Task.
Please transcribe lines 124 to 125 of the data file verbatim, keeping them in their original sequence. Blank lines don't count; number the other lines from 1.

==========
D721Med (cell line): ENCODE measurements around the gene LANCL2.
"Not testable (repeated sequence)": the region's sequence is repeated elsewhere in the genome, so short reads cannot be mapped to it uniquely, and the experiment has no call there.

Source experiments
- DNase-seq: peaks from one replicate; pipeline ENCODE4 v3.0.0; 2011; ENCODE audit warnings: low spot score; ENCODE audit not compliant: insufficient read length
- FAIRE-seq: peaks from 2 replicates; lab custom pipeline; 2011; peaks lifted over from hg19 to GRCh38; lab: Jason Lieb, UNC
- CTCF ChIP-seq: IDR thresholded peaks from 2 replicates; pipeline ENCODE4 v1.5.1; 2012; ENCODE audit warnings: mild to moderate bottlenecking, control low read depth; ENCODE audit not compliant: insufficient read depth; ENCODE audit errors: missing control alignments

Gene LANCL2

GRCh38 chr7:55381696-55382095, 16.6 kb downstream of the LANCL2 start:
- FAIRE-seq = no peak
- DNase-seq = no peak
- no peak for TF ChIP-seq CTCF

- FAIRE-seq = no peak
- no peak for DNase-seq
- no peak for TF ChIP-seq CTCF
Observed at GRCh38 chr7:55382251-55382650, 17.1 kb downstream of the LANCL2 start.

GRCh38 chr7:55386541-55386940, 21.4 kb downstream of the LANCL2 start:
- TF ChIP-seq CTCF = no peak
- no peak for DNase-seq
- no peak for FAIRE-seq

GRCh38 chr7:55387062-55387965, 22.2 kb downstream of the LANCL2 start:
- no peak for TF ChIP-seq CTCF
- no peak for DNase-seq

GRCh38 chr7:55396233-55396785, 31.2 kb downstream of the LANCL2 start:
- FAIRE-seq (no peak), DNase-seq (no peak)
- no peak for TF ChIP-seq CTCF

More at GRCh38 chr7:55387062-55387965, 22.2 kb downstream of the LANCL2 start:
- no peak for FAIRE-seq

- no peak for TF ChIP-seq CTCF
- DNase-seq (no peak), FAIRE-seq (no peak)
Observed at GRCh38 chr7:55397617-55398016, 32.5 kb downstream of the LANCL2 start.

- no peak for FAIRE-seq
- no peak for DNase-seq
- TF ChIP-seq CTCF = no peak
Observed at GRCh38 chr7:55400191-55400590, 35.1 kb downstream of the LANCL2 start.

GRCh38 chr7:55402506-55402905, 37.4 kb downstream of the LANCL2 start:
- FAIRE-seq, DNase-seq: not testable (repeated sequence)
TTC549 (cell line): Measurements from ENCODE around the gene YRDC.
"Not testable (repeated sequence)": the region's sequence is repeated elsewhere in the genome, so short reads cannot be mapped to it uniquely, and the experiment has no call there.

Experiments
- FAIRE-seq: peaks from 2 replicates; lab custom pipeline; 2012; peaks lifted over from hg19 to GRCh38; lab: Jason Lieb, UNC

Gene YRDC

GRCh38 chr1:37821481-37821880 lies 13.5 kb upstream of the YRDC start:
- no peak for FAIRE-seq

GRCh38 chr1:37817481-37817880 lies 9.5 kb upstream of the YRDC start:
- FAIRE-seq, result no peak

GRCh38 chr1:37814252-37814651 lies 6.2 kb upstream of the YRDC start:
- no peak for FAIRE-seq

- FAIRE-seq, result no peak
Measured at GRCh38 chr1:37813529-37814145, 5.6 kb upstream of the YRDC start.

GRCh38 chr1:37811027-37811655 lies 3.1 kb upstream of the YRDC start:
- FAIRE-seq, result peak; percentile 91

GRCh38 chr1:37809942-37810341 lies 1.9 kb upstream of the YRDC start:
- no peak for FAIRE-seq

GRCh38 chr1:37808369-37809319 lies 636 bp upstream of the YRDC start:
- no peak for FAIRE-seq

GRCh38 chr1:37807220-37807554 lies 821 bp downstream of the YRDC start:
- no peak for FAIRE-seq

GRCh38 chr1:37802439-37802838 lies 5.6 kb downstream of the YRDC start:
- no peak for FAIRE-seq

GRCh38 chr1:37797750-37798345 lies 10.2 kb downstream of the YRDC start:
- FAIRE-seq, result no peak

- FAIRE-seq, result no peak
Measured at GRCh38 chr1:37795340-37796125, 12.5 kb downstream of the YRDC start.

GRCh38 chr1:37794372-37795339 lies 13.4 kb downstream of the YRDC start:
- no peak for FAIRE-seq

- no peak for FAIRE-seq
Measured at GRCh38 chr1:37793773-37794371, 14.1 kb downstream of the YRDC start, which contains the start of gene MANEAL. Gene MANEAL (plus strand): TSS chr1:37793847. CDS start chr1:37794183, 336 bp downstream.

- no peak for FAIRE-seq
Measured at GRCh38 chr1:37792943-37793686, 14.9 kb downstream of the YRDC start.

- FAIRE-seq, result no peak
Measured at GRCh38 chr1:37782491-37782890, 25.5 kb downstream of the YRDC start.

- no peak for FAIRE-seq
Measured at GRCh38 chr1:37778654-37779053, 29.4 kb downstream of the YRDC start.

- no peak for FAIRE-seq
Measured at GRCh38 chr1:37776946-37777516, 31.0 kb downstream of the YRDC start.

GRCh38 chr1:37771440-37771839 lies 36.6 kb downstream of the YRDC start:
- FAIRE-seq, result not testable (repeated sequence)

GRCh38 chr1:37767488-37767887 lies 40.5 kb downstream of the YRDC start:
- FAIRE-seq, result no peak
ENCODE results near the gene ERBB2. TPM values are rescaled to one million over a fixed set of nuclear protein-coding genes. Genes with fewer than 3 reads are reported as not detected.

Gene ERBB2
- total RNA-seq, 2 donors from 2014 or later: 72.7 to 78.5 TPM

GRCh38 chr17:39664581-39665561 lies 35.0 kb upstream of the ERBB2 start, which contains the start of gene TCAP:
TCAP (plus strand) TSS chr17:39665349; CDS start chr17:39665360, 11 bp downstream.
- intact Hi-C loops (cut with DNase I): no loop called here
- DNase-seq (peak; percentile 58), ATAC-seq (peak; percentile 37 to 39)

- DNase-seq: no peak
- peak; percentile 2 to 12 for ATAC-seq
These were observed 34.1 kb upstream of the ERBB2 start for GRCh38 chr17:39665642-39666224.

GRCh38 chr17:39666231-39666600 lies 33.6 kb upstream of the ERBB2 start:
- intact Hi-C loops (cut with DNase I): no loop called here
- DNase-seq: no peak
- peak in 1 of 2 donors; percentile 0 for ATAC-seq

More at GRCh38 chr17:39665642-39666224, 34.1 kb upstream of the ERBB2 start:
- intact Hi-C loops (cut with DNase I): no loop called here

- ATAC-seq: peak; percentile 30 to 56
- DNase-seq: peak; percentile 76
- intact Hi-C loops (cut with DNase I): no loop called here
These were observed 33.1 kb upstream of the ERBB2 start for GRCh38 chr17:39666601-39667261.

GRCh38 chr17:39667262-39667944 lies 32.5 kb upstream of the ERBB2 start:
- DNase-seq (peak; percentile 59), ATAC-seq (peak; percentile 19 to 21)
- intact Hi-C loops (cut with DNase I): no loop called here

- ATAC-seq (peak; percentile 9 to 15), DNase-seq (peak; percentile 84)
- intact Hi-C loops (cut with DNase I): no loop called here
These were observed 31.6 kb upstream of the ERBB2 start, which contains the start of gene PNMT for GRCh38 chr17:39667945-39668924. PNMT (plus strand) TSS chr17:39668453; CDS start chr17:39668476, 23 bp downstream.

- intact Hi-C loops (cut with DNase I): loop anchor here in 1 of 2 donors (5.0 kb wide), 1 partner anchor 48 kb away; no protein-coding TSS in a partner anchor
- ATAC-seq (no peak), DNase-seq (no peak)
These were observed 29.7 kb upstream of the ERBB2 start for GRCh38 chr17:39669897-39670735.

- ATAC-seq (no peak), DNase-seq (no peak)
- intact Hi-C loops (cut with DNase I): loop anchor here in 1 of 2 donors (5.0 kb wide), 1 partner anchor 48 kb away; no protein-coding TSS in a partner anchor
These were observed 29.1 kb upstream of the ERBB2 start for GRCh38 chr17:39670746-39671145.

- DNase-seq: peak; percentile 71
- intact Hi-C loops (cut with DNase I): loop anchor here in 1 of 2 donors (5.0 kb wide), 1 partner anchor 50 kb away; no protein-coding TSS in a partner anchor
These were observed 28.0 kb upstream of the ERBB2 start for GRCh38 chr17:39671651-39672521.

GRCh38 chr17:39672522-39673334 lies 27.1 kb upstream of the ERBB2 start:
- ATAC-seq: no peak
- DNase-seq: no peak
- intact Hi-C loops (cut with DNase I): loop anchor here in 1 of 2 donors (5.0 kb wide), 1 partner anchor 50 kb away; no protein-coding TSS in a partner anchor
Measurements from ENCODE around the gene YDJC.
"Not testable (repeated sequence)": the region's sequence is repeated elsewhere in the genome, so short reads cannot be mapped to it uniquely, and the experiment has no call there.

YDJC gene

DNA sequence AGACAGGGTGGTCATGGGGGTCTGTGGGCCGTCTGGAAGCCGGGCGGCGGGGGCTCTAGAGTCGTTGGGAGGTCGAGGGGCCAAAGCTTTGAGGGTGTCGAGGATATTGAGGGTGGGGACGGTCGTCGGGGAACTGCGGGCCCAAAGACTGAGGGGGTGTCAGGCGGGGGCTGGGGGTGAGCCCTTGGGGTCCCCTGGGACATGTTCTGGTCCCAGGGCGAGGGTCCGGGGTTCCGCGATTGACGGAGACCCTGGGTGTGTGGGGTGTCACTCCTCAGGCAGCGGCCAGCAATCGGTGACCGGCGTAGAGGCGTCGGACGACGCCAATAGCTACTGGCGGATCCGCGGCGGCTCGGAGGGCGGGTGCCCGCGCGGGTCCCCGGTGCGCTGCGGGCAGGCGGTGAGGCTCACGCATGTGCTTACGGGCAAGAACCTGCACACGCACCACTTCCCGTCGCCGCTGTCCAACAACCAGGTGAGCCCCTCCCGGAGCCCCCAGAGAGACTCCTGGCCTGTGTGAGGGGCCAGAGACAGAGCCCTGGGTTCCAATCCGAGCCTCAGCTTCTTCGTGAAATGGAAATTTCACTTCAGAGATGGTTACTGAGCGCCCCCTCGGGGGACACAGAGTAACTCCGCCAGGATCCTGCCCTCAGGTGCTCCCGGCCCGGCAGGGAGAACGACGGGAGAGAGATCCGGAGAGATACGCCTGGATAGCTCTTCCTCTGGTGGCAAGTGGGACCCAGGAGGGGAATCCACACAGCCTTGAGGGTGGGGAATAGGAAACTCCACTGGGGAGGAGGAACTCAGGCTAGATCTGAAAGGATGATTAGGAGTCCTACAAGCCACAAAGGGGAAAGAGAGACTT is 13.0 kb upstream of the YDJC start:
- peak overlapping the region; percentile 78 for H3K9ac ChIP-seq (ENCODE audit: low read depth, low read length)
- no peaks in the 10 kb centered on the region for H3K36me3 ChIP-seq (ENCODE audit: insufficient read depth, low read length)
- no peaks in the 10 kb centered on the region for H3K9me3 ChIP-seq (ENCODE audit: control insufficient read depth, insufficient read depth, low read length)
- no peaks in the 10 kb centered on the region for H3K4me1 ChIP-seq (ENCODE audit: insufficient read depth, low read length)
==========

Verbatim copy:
- no peaks in the 10 kb centered on the region for H3K36me3 ChIP-seq (ENCODE audit: insufficient read depth, low read length)
- no peaks in the 10 kb centered on the region for H3K9me3 ChIP-seq (ENCODE audit: control insufficient read depth, insufficient read depth, low read length)